Super Earth orbits neighboring star Proxima Century every five and half years

The planet has a mass higher than Earth, though much lower when compared to the ice giants — Uranus and Neptune.

Findings from a recent analysis of our closest neighbouring star Proxima Century suggest that it may be orbited by a previously unknown planet.

By analysing the cyclical changes in the light spectrum emitted by the Proxima Century, Mario Damasso from Italy's National Institute for Astrophysics and his colleagues presented the data suggesting that this candidate planet orbits the star every 5.2 years and might possibly be a 'super-Earth.'

The planet is thought to have a mass higher than that of Earth, though significantly lower when compared to solar system ice giants — Uranus and Neptune.

If its existence is confirmed, this planet may provide insights into how low-mass planets form around low-mass stars.

 Super Earth orbits neighboring star Proxima Century every five and half years

An artist’s rendering of Proxima Centauri planetary system. The newly discovered exoplanet Proxima c is on the right. Image credit: Lorenzo Santinelli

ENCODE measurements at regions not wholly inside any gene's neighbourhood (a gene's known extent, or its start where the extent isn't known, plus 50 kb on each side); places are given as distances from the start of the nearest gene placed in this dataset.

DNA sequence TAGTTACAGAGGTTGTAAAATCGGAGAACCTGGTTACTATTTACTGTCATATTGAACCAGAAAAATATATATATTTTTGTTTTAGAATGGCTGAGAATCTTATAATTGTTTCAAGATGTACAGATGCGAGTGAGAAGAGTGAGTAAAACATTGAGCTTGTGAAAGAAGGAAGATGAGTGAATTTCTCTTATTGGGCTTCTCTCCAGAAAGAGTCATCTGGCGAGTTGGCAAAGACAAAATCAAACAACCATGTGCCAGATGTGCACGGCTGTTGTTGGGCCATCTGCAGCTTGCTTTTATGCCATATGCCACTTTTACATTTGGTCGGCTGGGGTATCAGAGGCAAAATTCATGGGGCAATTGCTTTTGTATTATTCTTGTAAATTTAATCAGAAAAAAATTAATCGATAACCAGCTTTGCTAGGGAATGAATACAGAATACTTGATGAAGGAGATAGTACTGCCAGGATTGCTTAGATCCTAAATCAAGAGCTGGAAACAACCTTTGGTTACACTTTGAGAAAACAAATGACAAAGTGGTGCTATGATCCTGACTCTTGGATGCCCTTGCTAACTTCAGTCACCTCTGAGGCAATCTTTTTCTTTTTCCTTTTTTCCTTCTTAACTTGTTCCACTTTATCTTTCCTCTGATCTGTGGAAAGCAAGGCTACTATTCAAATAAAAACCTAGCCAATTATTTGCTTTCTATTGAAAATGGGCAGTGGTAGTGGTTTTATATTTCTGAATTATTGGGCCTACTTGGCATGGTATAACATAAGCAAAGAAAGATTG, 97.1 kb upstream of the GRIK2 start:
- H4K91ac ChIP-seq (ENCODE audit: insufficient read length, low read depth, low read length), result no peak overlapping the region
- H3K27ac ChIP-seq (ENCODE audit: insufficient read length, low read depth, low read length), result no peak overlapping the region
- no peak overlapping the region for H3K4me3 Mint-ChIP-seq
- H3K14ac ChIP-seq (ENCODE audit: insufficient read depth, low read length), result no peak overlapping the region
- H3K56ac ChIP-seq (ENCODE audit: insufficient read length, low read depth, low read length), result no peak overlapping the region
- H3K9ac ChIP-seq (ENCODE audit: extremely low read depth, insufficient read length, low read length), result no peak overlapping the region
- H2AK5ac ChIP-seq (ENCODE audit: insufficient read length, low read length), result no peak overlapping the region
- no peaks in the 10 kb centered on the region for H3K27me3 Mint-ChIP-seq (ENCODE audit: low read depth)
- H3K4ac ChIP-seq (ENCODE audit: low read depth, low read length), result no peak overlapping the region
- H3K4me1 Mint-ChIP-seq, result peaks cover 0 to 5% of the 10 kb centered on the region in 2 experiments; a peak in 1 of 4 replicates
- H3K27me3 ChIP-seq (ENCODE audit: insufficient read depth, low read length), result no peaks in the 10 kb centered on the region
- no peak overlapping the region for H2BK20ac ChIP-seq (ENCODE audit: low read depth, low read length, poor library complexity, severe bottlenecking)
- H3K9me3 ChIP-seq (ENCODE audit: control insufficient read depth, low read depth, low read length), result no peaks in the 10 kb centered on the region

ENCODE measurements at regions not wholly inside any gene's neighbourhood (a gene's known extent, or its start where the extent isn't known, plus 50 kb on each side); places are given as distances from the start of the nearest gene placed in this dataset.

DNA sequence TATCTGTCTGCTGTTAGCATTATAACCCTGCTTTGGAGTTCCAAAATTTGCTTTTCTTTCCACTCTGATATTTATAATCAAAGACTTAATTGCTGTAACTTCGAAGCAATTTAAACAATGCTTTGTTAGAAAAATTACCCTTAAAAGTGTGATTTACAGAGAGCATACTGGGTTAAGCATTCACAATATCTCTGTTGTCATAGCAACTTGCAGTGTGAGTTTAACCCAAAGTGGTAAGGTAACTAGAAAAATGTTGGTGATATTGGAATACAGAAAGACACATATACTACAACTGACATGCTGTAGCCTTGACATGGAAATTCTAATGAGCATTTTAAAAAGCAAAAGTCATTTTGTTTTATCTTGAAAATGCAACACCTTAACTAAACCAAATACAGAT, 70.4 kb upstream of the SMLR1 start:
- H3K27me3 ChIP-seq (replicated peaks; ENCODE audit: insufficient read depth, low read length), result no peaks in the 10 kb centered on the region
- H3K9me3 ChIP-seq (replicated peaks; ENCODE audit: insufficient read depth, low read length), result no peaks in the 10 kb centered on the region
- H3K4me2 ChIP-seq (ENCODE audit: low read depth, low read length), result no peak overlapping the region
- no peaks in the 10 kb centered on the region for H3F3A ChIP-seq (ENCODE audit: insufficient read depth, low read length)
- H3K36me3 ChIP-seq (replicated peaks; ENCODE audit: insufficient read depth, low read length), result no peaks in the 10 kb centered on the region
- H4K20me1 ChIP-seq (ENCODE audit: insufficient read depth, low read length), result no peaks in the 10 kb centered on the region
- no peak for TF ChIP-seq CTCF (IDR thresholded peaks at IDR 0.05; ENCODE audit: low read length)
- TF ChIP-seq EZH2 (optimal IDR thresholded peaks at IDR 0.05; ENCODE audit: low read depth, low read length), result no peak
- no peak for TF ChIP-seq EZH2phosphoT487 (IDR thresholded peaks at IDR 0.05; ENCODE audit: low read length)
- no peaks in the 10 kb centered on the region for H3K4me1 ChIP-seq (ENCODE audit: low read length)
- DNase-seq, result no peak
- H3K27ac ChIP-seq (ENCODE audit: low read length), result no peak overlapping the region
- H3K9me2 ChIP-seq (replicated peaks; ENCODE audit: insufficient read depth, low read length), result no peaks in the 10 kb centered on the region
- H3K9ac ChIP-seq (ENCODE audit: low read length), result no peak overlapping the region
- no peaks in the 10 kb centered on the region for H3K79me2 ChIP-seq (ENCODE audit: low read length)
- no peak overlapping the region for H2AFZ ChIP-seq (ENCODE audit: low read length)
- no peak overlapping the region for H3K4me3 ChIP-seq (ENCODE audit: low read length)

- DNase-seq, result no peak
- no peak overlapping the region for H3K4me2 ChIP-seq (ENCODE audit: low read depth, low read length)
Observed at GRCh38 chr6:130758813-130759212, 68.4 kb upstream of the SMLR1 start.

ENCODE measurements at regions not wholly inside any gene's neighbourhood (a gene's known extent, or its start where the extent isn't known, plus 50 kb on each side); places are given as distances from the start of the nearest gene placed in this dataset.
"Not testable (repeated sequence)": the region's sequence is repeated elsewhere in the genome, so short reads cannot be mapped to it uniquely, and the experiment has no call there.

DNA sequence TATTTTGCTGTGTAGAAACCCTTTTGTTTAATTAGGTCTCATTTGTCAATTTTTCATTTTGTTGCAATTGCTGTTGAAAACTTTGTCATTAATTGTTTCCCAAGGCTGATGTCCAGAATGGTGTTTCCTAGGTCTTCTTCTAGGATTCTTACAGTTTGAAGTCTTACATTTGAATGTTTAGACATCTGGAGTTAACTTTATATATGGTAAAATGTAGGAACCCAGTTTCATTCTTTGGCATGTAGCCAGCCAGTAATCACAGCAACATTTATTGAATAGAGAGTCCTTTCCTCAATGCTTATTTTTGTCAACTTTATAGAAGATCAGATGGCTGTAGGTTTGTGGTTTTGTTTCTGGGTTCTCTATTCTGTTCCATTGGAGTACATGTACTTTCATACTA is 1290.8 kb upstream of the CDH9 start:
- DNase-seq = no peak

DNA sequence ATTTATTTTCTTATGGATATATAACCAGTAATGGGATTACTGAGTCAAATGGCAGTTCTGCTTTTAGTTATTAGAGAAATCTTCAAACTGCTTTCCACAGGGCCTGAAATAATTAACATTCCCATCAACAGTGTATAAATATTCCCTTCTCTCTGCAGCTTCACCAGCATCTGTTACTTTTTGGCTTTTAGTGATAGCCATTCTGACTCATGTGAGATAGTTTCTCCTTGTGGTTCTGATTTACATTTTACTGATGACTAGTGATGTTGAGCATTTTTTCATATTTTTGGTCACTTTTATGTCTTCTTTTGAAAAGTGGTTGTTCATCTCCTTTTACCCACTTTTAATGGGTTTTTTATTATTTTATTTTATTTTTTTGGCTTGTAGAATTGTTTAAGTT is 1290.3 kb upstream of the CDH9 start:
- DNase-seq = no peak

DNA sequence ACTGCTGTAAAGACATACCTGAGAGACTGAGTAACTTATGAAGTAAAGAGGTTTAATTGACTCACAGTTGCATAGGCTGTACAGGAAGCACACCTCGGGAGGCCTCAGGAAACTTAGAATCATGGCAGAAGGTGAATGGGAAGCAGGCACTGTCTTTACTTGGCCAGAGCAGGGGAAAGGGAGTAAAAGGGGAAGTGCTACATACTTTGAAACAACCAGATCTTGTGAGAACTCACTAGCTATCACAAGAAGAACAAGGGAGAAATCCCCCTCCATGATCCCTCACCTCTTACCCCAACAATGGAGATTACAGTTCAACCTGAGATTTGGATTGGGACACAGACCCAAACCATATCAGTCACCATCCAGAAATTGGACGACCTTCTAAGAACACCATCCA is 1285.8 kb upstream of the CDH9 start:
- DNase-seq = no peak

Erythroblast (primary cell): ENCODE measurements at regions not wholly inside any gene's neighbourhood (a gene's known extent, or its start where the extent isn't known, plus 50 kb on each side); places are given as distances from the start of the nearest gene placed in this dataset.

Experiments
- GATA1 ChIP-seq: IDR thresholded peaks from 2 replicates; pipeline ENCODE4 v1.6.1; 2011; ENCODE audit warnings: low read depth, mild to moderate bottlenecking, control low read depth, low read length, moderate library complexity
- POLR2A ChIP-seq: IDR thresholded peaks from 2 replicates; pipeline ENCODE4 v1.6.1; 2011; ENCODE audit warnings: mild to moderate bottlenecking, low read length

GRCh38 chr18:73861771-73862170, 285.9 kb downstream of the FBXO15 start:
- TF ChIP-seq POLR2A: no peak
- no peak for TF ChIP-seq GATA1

It could also challenge models of how super-Earths are born. Most are believed to form near the 'snowline,' the minimum distance from a star at which water can turn to solid ice.

However, the candidate planet's orbit lies almost 1.5 Astronomical Units (AU) away from the star, which is far beyond this sweet spot. One AU equals the average distance between the Sun and the Earth.

A previous study of Proxima Centauri using the Atacama Large Millimetre/sub-millimetre Array (ALMA) — an astronomical observatory in northern Chile — reported an unknown source of light spectrum signals that could belong to a second planet or may simply have been the product of a neighbouring galaxy or an unrelated phenomenon.

To better understand if the signal originated from another planet orbiting the star, Mario Damasso and colleagues analysed a 17.5-year-long time series of high-precision radial velocities using an exoplanet detection method that tracks a star's light spectrum.

If this spectrum oscillates between red and blue, it indicates that the star is moving towards and away from the Earth at regular intervals, a cycle usually caused by an orbiting body's presence.

The researchers have found that the signal occurs over a 1,900-day period, suggesting it is likely unrelated to cyclical shifts in the star's magnetic field. However, the authors emphasise that more evidence is needed to confirm their conclusion.

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